It’s important to say all the syllables. But there are some words that have less syllables than you’d expect; the spelling of the words is misleading.
Vegetable only has three syllables, not four. You can skip the second E: veg-table
Reference only has two syllables, not three. You can skip the second E: ref-rence
Laboratory only has four syllables, not five. You can skip the first O: lab-ratory
Temperature only has three syllables, not four. You can skip the A: temper-ture
This also applies to the plural forms of each of these words.
Here are some more:
Jewelry only has two syllables, not three. You can skip the second E: jew-lry
Comfortable only has three syllables, not four. Pretend comfortable is spelled comfterble.
The contraction of “should” and “have,” “should’ve,” sounds like “should of.” But remember to spell it “should’ve.” (Native speakers, including me, forget this sometimes and spell it “should of.”) The same thing is true for more contractions with the word “have”: “could’ve,” “would’ve,” and “must’ve” are some examples.
In casual speech these contractions are often further reduced to “shoulda,” “coulda,” and “woulda”; the “V” sound is left off.
There are lots of silent letters in English. Some of the silent letters follow patterns. Here are a few of the more common patterns:
If a word starts with k and the next letter is n, the k is silent. For example knee, knit, and knot.
If a word starts with g and the next letter is n, the g is silent. For example gnat, gnaw, and gnome.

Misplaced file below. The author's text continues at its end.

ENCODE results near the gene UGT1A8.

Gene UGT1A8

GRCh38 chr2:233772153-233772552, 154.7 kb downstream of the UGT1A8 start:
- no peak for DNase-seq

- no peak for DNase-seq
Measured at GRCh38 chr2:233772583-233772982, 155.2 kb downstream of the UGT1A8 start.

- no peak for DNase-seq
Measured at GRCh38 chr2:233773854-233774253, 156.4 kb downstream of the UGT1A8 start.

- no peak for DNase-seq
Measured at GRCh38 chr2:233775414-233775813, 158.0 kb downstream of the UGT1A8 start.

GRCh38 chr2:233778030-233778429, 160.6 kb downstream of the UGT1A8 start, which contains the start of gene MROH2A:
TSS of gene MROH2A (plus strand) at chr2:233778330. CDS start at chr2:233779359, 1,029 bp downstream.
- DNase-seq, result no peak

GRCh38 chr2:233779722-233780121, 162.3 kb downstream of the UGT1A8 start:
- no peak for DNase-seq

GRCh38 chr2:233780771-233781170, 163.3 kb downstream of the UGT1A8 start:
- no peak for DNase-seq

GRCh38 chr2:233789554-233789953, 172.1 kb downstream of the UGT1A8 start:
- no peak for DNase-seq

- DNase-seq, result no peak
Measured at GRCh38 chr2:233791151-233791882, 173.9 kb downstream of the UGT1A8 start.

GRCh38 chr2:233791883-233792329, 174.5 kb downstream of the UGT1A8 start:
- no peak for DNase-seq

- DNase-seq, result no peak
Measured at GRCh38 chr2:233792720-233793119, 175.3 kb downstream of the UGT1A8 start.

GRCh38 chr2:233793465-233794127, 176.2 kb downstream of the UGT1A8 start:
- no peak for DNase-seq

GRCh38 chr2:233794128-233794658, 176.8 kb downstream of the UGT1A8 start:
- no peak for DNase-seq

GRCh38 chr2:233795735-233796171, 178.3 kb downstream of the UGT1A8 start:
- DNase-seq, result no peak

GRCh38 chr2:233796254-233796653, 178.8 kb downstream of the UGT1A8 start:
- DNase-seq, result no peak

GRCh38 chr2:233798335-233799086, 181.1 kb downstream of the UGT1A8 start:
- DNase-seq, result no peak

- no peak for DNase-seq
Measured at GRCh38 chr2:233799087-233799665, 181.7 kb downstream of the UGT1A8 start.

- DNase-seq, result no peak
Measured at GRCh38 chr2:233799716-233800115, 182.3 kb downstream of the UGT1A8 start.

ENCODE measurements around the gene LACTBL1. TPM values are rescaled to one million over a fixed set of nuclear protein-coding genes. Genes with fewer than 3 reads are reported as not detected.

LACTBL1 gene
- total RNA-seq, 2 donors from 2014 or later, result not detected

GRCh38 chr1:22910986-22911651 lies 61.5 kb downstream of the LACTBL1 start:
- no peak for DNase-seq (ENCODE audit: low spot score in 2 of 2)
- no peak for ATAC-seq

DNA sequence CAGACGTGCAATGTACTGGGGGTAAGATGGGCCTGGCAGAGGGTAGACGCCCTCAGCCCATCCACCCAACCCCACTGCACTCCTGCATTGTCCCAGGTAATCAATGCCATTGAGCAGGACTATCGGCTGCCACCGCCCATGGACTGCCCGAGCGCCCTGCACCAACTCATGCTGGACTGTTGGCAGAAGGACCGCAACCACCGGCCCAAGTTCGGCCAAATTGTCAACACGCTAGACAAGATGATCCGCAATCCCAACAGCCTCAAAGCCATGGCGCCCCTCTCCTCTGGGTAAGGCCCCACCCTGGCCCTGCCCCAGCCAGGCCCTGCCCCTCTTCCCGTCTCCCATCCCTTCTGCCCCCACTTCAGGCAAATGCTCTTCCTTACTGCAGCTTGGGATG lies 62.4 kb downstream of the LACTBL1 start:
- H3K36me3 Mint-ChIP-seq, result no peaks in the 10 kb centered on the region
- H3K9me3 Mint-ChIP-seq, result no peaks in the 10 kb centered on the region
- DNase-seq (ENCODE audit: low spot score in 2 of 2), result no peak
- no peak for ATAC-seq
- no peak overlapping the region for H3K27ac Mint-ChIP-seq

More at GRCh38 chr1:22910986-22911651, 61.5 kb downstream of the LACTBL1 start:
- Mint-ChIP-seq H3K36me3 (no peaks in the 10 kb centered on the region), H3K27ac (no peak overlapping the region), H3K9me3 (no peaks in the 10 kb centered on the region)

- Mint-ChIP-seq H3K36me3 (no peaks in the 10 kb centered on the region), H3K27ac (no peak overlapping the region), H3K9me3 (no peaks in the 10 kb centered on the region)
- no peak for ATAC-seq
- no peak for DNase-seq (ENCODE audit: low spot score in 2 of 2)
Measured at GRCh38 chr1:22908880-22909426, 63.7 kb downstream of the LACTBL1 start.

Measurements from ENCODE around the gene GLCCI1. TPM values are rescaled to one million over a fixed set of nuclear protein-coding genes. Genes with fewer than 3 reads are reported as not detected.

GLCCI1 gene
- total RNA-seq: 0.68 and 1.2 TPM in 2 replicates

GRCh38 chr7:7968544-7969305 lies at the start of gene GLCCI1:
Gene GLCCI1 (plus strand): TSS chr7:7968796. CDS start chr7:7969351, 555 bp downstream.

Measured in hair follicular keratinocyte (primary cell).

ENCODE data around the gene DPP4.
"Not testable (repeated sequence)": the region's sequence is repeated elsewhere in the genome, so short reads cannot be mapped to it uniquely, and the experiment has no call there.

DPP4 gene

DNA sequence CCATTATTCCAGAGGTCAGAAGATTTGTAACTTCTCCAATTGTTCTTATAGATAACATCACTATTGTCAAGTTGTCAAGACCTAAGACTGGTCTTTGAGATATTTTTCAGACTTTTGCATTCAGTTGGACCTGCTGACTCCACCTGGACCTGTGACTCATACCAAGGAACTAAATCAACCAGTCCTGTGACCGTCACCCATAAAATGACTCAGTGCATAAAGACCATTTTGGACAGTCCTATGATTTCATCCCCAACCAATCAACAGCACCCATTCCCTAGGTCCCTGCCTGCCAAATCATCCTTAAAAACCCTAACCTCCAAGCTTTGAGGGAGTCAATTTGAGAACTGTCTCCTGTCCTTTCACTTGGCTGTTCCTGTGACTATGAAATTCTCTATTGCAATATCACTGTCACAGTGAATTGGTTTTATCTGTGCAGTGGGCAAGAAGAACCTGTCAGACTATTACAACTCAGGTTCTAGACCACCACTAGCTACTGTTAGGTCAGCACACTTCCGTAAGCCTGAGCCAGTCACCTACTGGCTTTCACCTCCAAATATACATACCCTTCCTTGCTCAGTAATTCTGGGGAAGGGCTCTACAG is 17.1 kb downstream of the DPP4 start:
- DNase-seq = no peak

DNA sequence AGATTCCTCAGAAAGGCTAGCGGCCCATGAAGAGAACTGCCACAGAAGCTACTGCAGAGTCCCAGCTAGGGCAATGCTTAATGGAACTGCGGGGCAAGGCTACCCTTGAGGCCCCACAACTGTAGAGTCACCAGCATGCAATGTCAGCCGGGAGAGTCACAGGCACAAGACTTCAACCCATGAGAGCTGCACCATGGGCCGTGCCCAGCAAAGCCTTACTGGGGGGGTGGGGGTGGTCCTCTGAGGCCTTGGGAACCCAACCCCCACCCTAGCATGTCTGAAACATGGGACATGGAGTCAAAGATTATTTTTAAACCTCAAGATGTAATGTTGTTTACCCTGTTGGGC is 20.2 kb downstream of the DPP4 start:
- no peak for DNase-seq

If a word starts with p and the next letter is s, the p is silent. For example psalm, psychology, and pseudonym.
If a word ends in mb, the b is silent. For example bomb, comb, and thumb.
This vowel sound is the name of the letter E, and usually the letter E is part of the vowel.
The vowel in “leave” is made with the mouth almost closed and the tip of the tongue almost touching or slightly touching the back of the bottom front teeth, and the middle of the tongue lightly touching the roof of the mouth.
This sound is represented several ways in written English:
ee, for example feed, bleed, and green
ea, for example peach, leap, and meat
ie, for example thief, brief, and berries
y, at the end of a word, for example many, berry, tiny, salty, family, and rainy.
Note, the letter I by itself rarely makes the vowel in ‘leave.’ Click here to read more about the letter I
Here’s my book of pronunciation exercises. Most of the exercises use minimal pairs to help you hear and say the sounds of American English. I use this book when teaching English lessons:
Jonathan’s Pronunciation Exercises
Click here if you’re interested in taking English lessons to improve your pronunciation or fluency.
Usually the letter I makes the vowel sounds in pin or pine. Only rarely does the letter I make another sound; the vowel sound in the words eat and feet; the name of the letter E. That is also an important sound, click here to read about it.
Your tongue should be low in your mouth when saying the vowel sounds in pin or pine. If your tongue is touching your upper teeth or the roof of your mouth, lower the back of your tongue, so that it’s not touching anything. Listen to how the sound changes when you move your tongue. Now you’ll be making a sound that is probably close to the vowel in the word pin. To make this vowel sound, your mouth should be almost closed, and relaxed. The tip of the tongue should be touching or almost touching the back of the lower front teeth.
Here are some more words with the same vowel sound:
Here are some words with the other vowel sound that the letter I makes:
Notice none of the words in the first list have a vowel, for example an E, at the end of the word. However, many in the second list do end in E. The ones that don’t end in E contain a silent GH. (There are exceptions to these patterns.)